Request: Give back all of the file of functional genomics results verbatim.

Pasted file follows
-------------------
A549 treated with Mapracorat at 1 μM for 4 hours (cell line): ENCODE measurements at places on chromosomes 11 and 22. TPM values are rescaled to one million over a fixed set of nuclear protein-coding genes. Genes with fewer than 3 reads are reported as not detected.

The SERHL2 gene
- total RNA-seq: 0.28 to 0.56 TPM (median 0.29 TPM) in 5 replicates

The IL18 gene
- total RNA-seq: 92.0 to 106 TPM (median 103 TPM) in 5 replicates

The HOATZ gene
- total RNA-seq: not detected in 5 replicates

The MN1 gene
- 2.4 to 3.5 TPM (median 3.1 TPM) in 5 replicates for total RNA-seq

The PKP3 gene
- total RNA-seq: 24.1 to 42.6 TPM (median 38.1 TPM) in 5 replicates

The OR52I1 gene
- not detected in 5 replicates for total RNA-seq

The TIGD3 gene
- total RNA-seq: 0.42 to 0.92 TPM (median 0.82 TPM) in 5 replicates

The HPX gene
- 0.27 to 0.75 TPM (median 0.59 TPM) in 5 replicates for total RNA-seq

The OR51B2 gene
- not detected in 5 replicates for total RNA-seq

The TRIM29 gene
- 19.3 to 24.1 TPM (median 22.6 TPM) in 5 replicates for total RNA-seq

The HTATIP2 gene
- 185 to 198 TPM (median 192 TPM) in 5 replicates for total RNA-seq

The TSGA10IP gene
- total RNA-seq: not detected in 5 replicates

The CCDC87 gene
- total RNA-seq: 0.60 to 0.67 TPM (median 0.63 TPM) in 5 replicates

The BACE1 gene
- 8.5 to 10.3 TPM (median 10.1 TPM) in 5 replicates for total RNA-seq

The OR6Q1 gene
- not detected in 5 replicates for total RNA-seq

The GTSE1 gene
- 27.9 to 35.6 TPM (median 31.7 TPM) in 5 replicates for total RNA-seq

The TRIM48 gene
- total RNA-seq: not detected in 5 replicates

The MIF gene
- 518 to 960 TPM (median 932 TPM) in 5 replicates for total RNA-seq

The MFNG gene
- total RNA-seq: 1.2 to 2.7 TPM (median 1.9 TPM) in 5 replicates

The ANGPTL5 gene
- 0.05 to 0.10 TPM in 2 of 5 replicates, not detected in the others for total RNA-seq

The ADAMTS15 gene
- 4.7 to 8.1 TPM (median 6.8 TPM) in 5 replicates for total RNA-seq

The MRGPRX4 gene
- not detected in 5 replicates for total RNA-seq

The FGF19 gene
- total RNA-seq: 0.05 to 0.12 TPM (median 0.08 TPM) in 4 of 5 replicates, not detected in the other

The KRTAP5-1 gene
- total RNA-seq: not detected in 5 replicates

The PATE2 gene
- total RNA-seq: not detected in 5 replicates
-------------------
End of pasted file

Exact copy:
A549 treated with Mapracorat at 1 μM for 4 hours (cell line): ENCODE measurements at places on chromosomes 11 and 22. TPM values are rescaled to one million over a fixed set of nuclear protein-coding genes. Genes with fewer than 3 reads are reported as not detected.

The SERHL2 gene
- total RNA-seq: 0.28 to 0.56 TPM (median 0.29 TPM) in 5 replicates

The IL18 gene
- total RNA-seq: 92.0 to 106 TPM (median 103 TPM) in 5 replicates

The HOATZ gene
- total RNA-seq: not detected in 5 replicates

The MN1 gene
- 2.4 to 3.5 TPM (median 3.1 TPM) in 5 replicates for total RNA-seq

The PKP3 gene
- total RNA-seq: 24.1 to 42.6 TPM (median 38.1 TPM) in 5 replicates

The OR52I1 gene
- not detected in 5 replicates for total RNA-seq

The TIGD3 gene
- total RNA-seq: 0.42 to 0.92 TPM (median 0.82 TPM) in 5 replicates

The HPX gene
- 0.27 to 0.75 TPM (median 0.59 TPM) in 5 replicates for total RNA-seq

The OR51B2 gene
- not detected in 5 replicates for total RNA-seq

The TRIM29 gene
- 19.3 to 24.1 TPM (median 22.6 TPM) in 5 replicates for total RNA-seq

The HTATIP2 gene
- 185 to 198 TPM (median 192 TPM) in 5 replicates for total RNA-seq

The TSGA10IP gene
- total RNA-seq: not detected in 5 replicates

The CCDC87 gene
- total RNA-seq: 0.60 to 0.67 TPM (median 0.63 TPM) in 5 replicates

The BACE1 gene
- 8.5 to 10.3 TPM (median 10.1 TPM) in 5 replicates for total RNA-seq

The OR6Q1 gene
- not detected in 5 replicates for total RNA-seq

The GTSE1 gene
- 27.9 to 35.6 TPM (median 31.7 TPM) in 5 replicates for total RNA-seq

The TRIM48 gene
- total RNA-seq: not detected in 5 replicates

The MIF gene
- 518 to 960 TPM (median 932 TPM) in 5 replicates for total RNA-seq

The MFNG gene
- total RNA-seq: 1.2 to 2.7 TPM (median 1.9 TPM) in 5 replicates

The ANGPTL5 gene
- 0.05 to 0.10 TPM in 2 of 5 replicates, not detected in the others for total RNA-seq

The ADAMTS15 gene
- 4.7 to 8.1 TPM (median 6.8 TPM) in 5 replicates for total RNA-seq

The MRGPRX4 gene
- not detected in 5 replicates for total RNA-seq

The FGF19 gene
- total RNA-seq: 0.05 to 0.12 TPM (median 0.08 TPM) in 4 of 5 replicates, not detected in the other

The KRTAP5-1 gene
- total RNA-seq: not detected in 5 replicates

The PATE2 gene
- total RNA-seq: not detected in 5 replicates